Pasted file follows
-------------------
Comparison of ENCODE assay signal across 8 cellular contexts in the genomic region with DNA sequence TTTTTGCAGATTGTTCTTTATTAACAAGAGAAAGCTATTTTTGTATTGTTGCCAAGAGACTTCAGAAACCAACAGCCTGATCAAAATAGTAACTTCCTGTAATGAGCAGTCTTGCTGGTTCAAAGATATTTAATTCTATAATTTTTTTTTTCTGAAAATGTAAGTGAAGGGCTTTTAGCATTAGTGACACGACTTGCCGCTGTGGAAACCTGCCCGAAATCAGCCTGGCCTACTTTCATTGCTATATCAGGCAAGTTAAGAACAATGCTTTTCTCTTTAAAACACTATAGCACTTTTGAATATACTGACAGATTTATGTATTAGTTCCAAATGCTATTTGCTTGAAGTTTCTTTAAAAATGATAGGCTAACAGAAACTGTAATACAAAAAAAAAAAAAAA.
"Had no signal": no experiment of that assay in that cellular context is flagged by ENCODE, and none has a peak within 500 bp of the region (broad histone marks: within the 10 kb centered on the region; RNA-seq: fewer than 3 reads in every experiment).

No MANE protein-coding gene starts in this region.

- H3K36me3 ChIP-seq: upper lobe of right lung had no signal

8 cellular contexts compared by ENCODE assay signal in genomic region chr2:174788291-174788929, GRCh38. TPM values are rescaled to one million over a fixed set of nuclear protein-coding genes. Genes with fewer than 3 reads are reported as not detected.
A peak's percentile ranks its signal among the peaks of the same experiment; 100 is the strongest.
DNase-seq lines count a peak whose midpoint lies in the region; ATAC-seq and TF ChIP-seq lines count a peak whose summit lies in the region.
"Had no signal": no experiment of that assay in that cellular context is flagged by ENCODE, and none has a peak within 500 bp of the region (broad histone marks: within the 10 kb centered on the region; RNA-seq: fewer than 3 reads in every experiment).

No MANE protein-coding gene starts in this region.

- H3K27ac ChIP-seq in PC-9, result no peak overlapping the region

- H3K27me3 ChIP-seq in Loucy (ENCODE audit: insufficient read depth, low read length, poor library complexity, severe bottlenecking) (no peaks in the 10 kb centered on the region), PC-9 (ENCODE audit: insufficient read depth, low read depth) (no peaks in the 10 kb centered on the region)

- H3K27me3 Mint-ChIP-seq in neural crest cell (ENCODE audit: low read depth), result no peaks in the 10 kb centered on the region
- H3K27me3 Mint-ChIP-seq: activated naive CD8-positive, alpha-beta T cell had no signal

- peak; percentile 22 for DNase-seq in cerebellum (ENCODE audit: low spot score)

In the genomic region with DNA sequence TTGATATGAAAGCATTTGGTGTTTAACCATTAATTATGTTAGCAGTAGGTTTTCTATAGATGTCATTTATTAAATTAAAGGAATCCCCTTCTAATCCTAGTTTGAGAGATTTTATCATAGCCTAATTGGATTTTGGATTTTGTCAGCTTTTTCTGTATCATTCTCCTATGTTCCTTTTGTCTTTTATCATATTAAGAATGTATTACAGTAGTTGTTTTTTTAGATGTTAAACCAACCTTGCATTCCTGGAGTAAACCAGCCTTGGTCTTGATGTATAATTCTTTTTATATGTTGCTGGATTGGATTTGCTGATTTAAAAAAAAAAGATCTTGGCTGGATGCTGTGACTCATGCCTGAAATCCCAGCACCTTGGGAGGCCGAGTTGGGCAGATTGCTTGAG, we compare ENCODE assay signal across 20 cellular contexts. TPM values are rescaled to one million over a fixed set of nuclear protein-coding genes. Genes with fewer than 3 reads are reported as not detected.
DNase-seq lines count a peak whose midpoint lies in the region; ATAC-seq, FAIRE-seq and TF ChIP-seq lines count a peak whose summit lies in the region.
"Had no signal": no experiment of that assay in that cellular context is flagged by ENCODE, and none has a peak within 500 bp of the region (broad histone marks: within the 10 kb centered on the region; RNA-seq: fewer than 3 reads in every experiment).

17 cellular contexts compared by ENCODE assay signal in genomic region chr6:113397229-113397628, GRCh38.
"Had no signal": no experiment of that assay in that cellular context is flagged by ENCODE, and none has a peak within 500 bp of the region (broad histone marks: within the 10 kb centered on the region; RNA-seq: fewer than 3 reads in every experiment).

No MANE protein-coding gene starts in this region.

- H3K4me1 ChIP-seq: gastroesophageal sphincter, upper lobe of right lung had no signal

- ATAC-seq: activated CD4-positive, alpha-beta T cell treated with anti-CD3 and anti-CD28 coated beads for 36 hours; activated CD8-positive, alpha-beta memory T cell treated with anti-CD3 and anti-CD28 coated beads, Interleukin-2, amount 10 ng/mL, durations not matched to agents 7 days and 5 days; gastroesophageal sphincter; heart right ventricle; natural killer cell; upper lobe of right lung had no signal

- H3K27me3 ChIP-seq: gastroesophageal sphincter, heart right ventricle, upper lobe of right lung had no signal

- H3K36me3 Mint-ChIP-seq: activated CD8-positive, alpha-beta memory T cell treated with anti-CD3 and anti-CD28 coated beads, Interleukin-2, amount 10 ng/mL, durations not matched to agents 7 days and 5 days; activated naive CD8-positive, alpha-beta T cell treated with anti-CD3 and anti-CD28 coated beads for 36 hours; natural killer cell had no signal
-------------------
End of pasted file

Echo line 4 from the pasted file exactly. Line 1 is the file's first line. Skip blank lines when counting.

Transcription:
- H3K36me3 ChIP-seq: upper lobe of right lung had no signal